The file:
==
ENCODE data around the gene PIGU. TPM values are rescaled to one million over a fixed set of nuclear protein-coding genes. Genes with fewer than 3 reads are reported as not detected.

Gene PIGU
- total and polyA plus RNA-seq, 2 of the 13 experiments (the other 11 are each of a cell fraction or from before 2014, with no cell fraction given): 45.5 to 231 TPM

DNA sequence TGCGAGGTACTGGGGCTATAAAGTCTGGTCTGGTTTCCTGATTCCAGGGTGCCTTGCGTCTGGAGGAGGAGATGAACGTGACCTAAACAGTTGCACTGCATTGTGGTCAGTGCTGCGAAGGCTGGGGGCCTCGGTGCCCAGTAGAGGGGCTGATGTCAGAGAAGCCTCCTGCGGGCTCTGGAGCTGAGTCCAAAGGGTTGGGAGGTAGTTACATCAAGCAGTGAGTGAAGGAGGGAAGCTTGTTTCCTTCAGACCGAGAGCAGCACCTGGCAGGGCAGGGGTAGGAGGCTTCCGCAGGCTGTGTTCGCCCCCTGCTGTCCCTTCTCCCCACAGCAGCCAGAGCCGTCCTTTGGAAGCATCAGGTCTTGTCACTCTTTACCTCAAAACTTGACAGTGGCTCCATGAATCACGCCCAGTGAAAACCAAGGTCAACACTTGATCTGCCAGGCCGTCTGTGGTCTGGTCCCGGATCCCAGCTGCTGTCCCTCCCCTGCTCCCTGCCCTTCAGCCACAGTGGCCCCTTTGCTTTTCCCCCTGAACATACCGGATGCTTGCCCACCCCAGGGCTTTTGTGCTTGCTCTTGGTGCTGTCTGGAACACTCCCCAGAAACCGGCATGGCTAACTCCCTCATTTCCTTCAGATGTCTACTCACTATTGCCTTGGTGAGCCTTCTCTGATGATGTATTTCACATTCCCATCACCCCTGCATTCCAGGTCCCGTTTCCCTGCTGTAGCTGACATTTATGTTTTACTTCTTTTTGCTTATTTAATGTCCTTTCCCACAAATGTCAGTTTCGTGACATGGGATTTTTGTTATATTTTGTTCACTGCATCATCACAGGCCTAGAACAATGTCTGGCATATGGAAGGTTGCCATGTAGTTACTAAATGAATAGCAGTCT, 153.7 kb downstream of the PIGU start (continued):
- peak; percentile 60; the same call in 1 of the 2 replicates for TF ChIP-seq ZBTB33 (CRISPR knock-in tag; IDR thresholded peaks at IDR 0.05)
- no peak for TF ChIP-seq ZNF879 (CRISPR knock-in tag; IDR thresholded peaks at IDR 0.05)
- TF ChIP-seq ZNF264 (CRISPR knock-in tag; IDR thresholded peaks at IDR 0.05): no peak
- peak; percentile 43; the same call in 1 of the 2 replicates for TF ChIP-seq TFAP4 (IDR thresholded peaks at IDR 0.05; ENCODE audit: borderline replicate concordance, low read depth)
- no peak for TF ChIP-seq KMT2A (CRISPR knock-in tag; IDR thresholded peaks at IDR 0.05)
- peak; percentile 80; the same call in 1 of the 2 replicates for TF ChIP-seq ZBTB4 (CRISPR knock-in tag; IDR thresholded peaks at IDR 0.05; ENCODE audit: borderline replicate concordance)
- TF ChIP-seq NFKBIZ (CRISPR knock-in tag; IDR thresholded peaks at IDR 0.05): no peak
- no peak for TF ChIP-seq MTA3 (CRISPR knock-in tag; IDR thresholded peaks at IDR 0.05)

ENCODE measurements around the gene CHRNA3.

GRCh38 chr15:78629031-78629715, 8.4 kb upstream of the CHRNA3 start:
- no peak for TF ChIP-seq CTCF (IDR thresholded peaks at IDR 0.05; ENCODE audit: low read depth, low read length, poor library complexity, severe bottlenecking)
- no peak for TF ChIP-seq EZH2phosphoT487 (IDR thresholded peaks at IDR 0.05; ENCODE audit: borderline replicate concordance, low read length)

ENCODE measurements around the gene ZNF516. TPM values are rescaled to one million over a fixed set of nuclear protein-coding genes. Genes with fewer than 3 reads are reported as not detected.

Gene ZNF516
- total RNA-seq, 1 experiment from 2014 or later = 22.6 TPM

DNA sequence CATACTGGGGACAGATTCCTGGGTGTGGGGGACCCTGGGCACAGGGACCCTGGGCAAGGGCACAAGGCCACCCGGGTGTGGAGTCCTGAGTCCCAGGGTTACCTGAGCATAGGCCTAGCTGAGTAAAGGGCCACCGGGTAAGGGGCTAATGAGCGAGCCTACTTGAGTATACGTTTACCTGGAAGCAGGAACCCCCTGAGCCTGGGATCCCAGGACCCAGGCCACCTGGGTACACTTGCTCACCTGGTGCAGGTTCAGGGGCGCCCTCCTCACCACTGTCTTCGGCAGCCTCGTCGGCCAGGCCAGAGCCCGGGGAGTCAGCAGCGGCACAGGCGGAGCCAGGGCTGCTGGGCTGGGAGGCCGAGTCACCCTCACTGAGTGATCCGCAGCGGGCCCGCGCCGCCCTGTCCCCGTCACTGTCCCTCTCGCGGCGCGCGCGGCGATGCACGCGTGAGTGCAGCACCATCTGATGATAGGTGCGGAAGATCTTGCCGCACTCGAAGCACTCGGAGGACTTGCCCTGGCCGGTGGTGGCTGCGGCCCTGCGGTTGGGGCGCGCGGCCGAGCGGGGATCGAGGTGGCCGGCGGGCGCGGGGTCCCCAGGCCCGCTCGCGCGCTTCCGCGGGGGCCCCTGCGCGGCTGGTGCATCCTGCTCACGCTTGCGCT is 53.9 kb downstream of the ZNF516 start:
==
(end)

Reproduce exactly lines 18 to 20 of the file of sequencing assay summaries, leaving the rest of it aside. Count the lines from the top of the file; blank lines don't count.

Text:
Gene ZNF516
- total RNA-seq, 1 experiment from 2014 or later = 22.6 TPM

DNA sequence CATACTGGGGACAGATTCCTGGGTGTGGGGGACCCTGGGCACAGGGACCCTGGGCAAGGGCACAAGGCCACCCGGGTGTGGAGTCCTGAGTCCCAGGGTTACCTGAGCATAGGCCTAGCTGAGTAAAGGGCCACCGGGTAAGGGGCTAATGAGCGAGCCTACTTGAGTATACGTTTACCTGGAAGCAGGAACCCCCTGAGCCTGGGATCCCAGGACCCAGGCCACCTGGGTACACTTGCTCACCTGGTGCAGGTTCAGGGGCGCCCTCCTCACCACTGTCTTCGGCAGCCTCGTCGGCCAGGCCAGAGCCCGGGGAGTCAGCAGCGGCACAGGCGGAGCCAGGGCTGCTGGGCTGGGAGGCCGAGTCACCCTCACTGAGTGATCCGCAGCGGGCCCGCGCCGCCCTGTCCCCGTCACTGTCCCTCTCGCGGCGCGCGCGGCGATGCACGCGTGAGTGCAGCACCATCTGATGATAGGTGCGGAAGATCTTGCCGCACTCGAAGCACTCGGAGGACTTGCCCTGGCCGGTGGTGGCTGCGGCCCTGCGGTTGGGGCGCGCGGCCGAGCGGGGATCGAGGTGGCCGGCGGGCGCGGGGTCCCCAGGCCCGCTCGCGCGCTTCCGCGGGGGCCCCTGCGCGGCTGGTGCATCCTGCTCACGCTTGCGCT is 53.9 kb downstream of the ZNF516 start: